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Kings & Queen Review

Sometimes it's nice to be small. We can all suck up and lick our lips at multi-narrative wonders like Short Cuts, Magnolia, and Sunshine State, but there is something to be said for simplicity in story and complexity in character. Arnaud Desplechin's Kings & Queen has the grandeur of P.T. Anderson and Robert Altman, but has the loose charm and intoxicating spontaneity of Truffaut and Godard.

We start out looking at Nora (Emmanuelle Devos), being interviewed by someone. She talks about her OK life with nonchalance and a nervous smile. Her job as a gallery owner seems boring, but financially substantial enough to allow for her to go visit her cancer-ridden father (Maurice Garrel) and try to pawn off her 10-year-old child, Elias (Valentin Lelong), on Ismael (Mathieu Amalric), her second husband and Elias' main father figure besides Nora's own father.

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It's Easier For A Camel... Review

To paraphrase Bogart, the problems of a bunch of rich people don't add up to a hill of beans in this crazy world - this is why your average filmmaker, in order to get an audience to care about disgustingly wealthy characters is to either make them so engaging that one can't help but get emotionally involved or to subject them to truly horrific circumstances that level the economic playing field. It's Easier for a Camel..., an autobiographical story by the actress Valeria Bruni Tedeschi - who wrote, directed and stars in the film - about an Italian family of malcontents living in Paris off their patriarch's vast earnings, does neither of these things, resulting in a distant and distinctly minor piece of work.

Tedeschi plays Federica, a young Italian woman who's trying to make a go of things as a playwright but seems to spend most of her time mooning about in discontent, daydreaming, finding ways to sabotage her relationships, and compulsively going to confession, even though she has nothing to confess. As her working-class, leftist boyfriend Pierre (Jean-Hughes Anglade) reminds her, with the vast sums of money sitting in her bank account, her intermittent writing is actually less a job than a hobby. The film's title is a reference to the Biblical passage about it being easier for a camel to fit through the eye of a needle than for a rich person to enter heaven.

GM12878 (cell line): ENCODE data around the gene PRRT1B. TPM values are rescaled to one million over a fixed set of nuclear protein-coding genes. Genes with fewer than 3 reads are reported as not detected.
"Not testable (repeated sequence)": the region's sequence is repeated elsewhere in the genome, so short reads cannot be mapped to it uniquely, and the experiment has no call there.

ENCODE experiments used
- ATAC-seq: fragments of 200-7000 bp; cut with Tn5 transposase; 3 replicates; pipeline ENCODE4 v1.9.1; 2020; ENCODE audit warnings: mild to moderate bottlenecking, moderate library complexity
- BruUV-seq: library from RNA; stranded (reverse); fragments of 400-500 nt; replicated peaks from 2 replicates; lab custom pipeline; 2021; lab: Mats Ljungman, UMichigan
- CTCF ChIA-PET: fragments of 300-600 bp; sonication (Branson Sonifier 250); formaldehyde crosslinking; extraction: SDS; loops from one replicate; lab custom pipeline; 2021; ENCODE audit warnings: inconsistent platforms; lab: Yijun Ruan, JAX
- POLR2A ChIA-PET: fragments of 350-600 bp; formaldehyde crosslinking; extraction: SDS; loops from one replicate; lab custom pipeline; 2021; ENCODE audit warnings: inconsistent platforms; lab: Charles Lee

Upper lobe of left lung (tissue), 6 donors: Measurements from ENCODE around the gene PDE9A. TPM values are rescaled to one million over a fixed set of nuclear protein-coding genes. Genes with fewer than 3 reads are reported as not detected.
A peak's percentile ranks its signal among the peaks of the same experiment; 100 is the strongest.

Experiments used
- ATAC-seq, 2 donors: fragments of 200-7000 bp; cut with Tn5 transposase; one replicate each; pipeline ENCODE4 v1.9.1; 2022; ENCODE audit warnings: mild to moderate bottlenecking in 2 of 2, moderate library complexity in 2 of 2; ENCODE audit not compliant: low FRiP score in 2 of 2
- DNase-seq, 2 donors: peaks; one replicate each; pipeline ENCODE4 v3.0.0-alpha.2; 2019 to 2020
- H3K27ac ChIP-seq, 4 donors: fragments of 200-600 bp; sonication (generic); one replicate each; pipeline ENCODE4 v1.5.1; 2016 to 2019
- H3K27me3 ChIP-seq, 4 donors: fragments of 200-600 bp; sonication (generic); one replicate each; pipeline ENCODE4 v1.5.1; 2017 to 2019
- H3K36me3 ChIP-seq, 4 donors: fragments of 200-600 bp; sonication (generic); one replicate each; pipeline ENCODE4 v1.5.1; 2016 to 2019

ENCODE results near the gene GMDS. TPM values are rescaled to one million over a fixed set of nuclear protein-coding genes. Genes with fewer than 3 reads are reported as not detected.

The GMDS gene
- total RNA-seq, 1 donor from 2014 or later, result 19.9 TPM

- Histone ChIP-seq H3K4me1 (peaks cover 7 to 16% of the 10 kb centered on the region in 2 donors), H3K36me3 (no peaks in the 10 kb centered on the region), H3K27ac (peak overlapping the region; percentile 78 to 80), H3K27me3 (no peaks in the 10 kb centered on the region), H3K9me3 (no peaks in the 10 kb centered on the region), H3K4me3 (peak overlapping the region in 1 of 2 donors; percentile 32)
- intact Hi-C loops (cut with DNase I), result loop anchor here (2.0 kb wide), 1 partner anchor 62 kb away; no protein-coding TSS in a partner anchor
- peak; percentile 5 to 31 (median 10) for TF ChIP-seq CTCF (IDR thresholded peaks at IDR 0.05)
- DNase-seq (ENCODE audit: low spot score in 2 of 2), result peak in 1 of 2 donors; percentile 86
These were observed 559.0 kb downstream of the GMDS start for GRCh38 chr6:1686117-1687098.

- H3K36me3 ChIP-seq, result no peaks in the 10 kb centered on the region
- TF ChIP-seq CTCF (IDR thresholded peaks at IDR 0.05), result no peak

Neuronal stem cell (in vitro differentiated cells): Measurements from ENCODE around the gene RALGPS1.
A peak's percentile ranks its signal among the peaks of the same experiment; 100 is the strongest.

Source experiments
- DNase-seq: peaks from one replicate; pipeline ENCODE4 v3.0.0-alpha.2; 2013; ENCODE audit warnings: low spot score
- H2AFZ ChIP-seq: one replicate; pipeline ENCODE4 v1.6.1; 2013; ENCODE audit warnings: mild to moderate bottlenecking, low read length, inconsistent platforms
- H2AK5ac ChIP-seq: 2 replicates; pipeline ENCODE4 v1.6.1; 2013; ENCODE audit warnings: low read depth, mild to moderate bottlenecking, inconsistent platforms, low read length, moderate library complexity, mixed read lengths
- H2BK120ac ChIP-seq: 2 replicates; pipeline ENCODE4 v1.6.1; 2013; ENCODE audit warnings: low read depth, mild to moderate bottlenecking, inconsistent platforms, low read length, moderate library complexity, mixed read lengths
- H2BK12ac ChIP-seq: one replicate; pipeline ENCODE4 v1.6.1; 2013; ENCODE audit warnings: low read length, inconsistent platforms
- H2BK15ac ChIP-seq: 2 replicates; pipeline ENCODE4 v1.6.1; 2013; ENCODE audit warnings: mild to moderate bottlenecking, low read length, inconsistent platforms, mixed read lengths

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Read My Lips Review

In my notes for the acclaimed French romantic thriller Read My Lips, the word "endless" is scribbled twice on separate pages, and underlined each time for emphasis. The movie's weakness is not in its material, but in how it's handled.

The movie introduces us to Carla (Emmanuelle Devos), an overworked but tireless secretary for a large construction company. She looks a bit like Toni Colette (which means she's deemed ugly by co-workers), wears two hearing aids, and has the ability to read lips. Unable to enjoy silence and immersed in relative solitude, it's no wonder that she's falling apart.

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The Beat That My Heart Skipped Review

James Toback's Fingers is an odd film, but it's an even odder film to become fascinated with for nearly 30 years. French director Jacques Audiard (whose Read My Lips was an undersung gem) has remade Fingers, updated it for the zeros, and given it a Parisian bent... and the end result is just as compelling as Toback's original.

The story tracks closely with the original: Thomas Seyr (Romain Duris) is a wayward twentysomething who, with partner Fabrice (Jonathan Zaccaï) is trying to make a name for himself by completing shady real estate deals half done with cash and half done with muscle. Thomas is the muscle. Meanwhile, his life is a shambles -- his ailing father (Niels Arestrup) can't get the Russian mafia to pay him the money he's owed, but he's marrying a "glorified prostitute" anyway. Fabrice, meanwhile, is cheating in his lovely wife (an unforgettable Aure Atika), and eventually Thomas fills in for him.

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Artemisia Review

Truish tale of Artemisia Gentileschi, widely regarded as the first serious woman painter. Fighting discrimination and a dated morality, our heroine struggles to paintwhile society says no. There's also a romance with an older guy which leads to a rather drawn-out inquest, plus a bit of a Sylvia Plath mentality about the whole thing. Ultimately, there's not a terrible lot of insight into Artemisia, but the look into 1600s Italian mores is quite telling.